I have a question regarding adversarial risk in high dimension. Based on the first example provided in lecture 9c my takeaway is that there is a tradeoff between the standard and adversarial risks, which is also the case in the second example provided regarding the spherical cap i.e.

$$R_{\epsilon}(f) = 1 - p$$

What I do not understand is, why would an increase in p (i.e. the standard risk), which results in a decrease in the boundary \(\alpha\) so it is closer to the equator, reduce the adversarial risk? I am not sure what I am misunderstanding but any clarification would be much appreciated!

Thanks in advance for your time and apologies for the strange formatting (I tried using the latex equation block button but it does not seem to work)

[admin: added block \(\LaTeX\) as requested. Button is broken indeed, will fix asap. Manual formatting guide here. Bugs/improvements welcome here.]

I was also struggling with latex. There are two ways to write down equations, the double $ works only when used in a new line. To use in line you need to surround the equation with brackets but escape both brackets first.
Example: \ ( f ( x ) \ )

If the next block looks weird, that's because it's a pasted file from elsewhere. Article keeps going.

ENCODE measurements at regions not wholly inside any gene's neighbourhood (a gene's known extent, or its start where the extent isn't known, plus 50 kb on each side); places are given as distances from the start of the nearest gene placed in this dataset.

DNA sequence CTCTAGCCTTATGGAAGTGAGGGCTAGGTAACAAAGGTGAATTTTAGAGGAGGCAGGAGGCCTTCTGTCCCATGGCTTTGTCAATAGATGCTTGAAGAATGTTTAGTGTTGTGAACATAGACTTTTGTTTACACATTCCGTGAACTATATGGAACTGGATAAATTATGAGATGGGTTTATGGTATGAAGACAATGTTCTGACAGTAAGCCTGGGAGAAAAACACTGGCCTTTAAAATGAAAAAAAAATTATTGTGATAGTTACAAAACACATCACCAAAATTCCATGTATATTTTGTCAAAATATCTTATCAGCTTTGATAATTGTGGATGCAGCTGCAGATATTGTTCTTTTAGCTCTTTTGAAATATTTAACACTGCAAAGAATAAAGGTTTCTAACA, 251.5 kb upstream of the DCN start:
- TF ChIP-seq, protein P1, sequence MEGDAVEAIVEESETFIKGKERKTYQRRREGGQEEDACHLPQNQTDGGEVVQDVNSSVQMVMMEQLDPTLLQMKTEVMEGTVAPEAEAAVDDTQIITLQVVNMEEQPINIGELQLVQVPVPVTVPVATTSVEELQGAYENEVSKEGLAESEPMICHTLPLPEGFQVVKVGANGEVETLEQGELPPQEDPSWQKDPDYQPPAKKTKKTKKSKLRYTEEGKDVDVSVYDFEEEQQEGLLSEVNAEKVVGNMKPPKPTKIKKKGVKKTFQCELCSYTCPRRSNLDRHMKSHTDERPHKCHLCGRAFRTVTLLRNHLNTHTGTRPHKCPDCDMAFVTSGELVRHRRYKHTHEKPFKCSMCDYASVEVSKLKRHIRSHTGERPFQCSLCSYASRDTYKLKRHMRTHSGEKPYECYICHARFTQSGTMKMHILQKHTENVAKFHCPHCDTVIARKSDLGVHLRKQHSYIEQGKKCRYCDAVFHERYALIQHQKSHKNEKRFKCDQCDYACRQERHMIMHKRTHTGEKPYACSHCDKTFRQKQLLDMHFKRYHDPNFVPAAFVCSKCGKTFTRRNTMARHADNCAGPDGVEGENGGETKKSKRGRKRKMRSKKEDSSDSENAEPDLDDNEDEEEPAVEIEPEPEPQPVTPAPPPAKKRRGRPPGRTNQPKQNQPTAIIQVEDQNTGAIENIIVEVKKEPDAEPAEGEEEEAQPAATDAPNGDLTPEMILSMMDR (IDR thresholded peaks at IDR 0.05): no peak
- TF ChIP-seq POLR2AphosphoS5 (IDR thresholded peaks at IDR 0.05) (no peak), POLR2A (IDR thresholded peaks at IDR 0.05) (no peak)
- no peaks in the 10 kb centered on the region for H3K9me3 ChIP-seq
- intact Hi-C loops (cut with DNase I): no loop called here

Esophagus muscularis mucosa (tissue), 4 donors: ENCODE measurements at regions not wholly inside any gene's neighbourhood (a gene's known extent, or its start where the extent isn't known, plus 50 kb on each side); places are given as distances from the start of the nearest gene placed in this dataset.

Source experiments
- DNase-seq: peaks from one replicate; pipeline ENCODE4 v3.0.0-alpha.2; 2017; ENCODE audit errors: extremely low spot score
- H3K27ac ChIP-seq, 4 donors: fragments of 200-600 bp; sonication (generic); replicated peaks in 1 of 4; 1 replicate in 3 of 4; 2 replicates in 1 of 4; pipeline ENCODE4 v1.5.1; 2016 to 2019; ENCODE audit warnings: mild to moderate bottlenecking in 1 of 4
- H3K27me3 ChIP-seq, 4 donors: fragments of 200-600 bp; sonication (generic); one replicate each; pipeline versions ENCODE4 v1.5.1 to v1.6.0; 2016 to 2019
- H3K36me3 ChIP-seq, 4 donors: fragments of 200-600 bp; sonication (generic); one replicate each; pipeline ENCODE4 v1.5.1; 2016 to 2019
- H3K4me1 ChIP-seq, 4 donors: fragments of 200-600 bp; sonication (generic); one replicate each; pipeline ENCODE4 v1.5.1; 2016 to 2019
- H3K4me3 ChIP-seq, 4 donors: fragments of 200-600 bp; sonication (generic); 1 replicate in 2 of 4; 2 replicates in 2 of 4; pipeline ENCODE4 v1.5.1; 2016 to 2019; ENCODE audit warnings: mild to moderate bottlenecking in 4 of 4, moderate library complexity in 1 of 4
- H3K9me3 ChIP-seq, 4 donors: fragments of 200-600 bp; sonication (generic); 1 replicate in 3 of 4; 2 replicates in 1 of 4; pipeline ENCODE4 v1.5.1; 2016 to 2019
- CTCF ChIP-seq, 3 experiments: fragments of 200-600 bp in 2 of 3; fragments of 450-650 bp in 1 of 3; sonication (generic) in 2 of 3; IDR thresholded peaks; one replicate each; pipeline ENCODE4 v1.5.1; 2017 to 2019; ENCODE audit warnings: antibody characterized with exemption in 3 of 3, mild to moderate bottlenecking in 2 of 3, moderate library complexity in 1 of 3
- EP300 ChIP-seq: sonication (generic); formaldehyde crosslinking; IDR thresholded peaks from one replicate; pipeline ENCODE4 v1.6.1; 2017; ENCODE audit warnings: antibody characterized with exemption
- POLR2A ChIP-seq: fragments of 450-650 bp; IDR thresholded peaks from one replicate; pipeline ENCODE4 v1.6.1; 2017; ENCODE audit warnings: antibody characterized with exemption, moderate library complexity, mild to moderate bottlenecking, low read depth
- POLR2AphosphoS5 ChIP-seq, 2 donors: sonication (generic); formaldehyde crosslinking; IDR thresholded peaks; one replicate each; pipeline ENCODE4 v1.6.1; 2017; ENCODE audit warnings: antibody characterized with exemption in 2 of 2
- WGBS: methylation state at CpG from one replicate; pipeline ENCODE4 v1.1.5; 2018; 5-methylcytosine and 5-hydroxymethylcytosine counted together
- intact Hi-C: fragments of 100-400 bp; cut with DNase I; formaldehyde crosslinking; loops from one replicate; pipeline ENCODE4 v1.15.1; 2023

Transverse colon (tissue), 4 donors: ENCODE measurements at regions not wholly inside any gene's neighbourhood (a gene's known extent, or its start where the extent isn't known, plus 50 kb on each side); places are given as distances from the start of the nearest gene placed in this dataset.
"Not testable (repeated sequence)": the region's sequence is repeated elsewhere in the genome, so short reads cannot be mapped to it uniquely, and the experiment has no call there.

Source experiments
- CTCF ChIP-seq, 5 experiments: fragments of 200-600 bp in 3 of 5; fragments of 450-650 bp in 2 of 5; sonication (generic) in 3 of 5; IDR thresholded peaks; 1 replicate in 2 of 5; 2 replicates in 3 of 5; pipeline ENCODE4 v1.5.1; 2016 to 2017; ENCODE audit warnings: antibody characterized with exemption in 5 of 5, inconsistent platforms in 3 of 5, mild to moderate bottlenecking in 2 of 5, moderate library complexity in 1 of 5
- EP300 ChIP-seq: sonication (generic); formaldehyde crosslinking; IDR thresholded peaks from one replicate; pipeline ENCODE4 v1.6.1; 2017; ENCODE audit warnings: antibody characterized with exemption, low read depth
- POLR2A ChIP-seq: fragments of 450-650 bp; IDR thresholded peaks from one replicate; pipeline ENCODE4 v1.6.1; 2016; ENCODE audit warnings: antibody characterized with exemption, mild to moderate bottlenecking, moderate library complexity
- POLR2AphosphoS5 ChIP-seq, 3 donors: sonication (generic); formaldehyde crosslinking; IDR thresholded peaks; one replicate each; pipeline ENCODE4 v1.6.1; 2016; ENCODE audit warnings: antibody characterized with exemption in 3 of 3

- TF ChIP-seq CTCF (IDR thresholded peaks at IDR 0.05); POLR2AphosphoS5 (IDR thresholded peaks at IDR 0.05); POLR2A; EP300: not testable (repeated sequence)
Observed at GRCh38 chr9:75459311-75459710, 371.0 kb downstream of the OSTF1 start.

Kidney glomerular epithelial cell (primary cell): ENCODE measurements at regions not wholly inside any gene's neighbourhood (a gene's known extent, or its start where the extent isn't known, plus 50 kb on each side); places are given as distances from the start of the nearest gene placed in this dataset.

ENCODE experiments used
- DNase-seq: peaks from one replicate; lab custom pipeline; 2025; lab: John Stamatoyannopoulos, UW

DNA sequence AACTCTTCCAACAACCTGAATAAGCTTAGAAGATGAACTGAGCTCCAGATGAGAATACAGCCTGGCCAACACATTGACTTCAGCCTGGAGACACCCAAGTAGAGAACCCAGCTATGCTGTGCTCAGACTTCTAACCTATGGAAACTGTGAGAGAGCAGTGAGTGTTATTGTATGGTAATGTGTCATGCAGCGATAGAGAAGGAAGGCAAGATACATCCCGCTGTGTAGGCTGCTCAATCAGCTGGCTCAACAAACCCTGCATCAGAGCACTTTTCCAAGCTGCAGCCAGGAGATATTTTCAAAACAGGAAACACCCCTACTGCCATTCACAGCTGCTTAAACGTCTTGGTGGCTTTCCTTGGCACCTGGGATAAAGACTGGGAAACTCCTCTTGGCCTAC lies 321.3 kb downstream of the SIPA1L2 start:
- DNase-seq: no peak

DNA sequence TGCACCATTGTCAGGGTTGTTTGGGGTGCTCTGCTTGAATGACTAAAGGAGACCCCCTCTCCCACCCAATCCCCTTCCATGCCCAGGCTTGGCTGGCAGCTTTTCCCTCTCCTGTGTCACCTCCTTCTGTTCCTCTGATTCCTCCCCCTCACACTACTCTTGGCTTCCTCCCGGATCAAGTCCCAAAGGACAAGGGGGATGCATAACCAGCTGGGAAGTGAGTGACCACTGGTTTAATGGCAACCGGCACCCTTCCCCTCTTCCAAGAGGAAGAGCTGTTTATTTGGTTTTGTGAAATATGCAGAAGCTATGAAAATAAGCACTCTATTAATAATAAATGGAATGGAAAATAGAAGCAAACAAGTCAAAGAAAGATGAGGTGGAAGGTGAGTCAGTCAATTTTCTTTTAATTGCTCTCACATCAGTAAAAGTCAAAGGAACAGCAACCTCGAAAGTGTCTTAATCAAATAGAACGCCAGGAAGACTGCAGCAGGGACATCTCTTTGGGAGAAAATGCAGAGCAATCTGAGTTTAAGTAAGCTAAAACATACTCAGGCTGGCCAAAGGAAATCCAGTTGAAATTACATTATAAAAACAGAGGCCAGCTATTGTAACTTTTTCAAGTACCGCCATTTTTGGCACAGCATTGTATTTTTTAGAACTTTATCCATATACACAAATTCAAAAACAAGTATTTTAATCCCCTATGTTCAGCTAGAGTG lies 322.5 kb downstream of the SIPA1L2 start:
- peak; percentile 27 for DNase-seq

## Adversarial risk in high dimension

Hello,

I have a question regarding adversarial risk in high dimension. Based on the first example provided in lecture 9c my takeaway is that there is a tradeoff between the standard and adversarial risks, which is also the case in the second example provided regarding the spherical cap i.e.

$$R_{\epsilon}(f) = 1 - p$$

What I do not understand is, why would an increase in p (i.e. the standard risk), which results in a decrease in the boundary \(\alpha\) so it is closer to the equator, reduce the adversarial risk? I am not sure what I am misunderstanding but any clarification would be much appreciated!

Thanks in advance for your time and apologies for the strange formatting (I tried using the latex equation block button but it does not seem to work)

## 1

I was also struggling with latex. There are two ways to write down equations, the double $ works only when used in a new line. To use in line you need to surround the equation with brackets but escape both brackets first.

Example: \

( f ( x ) \)## 1

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